Having never formally studied any Chinese languages I surmised that the word “oolong” was the proper English transliteration of the Mandarin Chinese name for a family of teas and that “wulong” was a word that had come into vogue for use in preposterous and unfounded weight-loss claims in order to promote Chinese oolong teas. While “wulong” is the more common choice in deceptive marketing materials and by sensationalist talk show hosts, ironically it is the correct word in Pinyin (the official Romanization system for Mandarin Chinese). The source of “oolong” is the Wade Giles system, which has largely been supplanted by the Pinyin in recent years. The Mandarin characters for wulong tea are: 烏龍茶, the first two characters representing the syllables “wu” or “oo” and “long” respectively. The third character represents “cha” the Mandarin word for tea. Getting a consistent answer as to the one true Pinyin word is even a challenge. It appears frequently as “wulong,” wu-long,” and “wu long” and in more precise usage includes diacritical markings, making it “wūlóng.”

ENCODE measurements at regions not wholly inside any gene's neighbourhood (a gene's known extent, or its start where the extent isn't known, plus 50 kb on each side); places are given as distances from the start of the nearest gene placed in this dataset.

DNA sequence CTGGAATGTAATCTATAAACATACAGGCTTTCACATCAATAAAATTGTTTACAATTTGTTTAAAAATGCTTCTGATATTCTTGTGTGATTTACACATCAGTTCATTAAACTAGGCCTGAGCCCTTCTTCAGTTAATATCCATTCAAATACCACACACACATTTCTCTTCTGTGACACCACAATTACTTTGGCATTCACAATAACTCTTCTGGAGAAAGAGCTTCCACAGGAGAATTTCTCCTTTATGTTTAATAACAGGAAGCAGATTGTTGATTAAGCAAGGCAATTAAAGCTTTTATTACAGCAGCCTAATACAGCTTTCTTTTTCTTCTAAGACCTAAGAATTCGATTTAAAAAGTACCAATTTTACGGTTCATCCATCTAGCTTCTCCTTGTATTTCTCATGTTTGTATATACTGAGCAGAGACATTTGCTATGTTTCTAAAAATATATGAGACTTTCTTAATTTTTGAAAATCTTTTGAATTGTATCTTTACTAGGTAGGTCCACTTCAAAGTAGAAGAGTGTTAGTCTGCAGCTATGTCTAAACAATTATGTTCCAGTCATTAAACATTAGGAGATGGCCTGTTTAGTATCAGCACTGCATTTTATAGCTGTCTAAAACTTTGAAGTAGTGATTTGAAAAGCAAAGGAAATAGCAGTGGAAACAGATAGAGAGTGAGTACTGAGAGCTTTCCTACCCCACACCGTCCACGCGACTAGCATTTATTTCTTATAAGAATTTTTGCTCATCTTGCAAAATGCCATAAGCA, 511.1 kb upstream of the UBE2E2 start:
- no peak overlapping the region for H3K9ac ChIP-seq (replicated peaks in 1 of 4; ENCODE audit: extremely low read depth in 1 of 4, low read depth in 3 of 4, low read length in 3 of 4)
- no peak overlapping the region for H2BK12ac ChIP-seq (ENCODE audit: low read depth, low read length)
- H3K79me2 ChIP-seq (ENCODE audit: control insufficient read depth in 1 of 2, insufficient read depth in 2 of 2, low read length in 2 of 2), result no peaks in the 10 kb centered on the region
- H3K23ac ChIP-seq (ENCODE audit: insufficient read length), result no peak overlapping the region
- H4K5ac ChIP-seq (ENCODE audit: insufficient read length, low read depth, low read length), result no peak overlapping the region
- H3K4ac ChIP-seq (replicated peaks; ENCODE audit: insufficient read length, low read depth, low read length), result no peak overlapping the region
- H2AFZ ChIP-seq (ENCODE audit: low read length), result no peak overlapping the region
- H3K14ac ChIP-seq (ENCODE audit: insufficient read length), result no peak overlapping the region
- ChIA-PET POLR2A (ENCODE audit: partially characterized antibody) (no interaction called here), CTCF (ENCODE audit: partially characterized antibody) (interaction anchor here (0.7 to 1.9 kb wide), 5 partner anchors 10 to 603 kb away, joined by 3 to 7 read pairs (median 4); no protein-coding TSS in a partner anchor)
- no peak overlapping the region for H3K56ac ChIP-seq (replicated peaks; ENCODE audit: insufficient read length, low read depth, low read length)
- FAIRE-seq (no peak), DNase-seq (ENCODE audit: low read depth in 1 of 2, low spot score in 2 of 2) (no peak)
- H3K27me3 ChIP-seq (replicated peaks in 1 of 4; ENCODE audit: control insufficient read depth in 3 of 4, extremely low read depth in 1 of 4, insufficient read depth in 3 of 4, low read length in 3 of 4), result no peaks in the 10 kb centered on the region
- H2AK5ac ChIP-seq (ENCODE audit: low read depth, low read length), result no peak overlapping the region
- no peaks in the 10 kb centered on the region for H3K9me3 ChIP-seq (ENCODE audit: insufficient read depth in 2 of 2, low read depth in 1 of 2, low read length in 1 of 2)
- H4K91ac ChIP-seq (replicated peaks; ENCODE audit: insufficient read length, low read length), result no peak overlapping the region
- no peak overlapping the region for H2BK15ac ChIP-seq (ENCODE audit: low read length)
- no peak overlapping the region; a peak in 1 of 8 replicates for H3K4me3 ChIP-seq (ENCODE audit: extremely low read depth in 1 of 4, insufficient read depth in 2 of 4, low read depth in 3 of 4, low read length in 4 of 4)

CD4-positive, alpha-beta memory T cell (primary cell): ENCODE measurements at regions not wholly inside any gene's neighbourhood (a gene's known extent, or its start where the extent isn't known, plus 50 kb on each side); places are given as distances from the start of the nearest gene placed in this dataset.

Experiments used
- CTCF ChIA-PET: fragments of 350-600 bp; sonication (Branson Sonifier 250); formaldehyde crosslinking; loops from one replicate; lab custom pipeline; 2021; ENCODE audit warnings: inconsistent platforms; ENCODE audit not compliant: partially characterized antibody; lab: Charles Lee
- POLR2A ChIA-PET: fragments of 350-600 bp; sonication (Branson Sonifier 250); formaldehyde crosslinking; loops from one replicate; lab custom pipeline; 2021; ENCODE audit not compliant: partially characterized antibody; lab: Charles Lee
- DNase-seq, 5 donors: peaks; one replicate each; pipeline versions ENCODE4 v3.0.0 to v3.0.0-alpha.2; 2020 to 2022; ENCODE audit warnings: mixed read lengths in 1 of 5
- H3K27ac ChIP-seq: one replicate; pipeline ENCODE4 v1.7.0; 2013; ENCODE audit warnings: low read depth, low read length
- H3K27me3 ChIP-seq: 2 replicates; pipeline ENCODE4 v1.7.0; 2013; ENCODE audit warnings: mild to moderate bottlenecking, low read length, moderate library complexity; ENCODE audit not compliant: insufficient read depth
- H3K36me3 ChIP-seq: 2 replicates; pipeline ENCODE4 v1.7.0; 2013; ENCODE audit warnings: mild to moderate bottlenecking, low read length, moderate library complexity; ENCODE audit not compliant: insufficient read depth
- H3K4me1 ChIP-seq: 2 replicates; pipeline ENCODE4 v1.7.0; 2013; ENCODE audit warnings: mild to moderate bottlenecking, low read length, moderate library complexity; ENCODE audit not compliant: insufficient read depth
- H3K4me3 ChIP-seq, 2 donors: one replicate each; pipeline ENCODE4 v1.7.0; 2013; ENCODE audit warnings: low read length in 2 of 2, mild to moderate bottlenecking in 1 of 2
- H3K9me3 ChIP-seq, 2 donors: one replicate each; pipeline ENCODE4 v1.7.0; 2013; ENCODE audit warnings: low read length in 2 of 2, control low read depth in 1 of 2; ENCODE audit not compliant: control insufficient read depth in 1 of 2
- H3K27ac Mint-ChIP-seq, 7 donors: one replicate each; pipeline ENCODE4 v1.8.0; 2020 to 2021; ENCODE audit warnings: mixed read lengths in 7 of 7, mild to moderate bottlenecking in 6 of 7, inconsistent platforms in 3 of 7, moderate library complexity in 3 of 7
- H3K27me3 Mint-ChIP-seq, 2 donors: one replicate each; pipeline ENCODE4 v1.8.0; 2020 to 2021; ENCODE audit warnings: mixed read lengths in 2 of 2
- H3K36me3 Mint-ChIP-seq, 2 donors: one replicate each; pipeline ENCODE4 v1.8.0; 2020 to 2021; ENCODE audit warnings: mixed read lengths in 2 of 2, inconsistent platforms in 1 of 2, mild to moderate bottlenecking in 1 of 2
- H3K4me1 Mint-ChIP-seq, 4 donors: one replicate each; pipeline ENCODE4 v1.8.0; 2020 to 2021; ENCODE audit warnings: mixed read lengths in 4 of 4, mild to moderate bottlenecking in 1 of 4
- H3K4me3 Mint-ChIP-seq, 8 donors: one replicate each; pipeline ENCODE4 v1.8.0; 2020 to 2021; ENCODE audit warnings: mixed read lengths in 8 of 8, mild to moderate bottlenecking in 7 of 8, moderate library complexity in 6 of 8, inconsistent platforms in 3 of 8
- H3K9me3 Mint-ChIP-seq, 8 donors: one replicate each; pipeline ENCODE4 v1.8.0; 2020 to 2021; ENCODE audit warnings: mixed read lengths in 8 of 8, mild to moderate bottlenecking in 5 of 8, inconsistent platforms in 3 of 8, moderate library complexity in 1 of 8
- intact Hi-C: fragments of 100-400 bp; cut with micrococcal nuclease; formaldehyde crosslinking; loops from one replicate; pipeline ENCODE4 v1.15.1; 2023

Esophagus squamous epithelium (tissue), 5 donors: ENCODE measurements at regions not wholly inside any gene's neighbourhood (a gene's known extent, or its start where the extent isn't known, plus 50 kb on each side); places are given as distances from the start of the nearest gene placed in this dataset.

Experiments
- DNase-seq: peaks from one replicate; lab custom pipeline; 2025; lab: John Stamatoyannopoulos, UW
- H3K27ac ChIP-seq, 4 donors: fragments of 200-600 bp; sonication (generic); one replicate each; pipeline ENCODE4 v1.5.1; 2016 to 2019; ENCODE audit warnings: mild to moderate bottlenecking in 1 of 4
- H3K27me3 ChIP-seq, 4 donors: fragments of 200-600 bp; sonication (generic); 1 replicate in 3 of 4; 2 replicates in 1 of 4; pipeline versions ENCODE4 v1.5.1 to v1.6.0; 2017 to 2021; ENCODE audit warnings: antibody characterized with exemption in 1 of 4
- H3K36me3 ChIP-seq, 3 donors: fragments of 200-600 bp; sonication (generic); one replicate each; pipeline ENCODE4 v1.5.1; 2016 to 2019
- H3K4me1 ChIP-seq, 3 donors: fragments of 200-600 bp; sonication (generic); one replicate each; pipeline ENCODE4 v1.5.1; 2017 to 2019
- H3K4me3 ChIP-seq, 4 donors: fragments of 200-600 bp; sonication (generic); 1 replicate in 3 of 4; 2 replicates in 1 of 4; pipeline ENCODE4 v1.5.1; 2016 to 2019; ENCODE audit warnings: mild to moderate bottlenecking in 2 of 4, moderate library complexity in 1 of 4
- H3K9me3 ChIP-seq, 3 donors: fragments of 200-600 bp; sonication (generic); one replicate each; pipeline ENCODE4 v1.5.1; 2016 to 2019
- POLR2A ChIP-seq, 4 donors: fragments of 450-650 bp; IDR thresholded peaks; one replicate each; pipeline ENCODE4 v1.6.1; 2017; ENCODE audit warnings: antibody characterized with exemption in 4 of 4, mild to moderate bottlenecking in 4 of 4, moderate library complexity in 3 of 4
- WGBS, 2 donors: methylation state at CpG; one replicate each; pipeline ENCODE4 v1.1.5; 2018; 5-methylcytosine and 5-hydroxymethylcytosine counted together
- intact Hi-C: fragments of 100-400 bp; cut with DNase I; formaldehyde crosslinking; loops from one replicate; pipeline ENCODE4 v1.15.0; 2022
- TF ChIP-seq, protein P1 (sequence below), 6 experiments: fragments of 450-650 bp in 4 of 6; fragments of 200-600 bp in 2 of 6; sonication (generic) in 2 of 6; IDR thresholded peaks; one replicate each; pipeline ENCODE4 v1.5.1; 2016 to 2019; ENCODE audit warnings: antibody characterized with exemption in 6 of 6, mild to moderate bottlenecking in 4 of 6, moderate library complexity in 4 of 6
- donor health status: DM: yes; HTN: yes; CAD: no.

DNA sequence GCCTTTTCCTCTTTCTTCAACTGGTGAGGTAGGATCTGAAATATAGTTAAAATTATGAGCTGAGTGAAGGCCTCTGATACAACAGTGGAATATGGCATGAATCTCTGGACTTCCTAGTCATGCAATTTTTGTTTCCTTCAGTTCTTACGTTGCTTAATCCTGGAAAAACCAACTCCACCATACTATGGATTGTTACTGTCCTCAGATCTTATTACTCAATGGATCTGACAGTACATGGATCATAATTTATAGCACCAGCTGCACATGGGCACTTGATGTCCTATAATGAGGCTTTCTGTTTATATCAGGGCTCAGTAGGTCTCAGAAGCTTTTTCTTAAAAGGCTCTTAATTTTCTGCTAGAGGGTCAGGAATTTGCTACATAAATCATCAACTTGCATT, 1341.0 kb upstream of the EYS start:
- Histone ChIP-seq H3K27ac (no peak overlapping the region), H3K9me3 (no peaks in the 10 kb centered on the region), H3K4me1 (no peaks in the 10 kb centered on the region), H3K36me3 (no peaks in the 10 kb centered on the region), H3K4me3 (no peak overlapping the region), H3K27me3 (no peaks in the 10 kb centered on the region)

If you see Chinese words that are spelled differently from the Pinyin standard, they were probably imported into the English speaking world via Taiwan, or else they have been in use since before Pinyin was common. It is also possible that they came from another another language, such as Cantonese or Japanese.
- from this article on the topic on the
Tea From Taiwan site
Of course we get into a little bit of a tangle about which word to choose when it is commonly understood that the word in English is “oolong.” So then you have to decide if the English word “oolong” or the Pinyin Chinese word “wulong” better suits your purpose. There is a very fine line between using the antiquated form of Wade Giles “oolong” and the English word “oolong.” This whole discussion may be dismissed as self-indulgent sophistry, but regardless of which words you choose yourself to refer to those fabulous semi-oxidized teas, the history behind the jumble of choices is pretty interesting.
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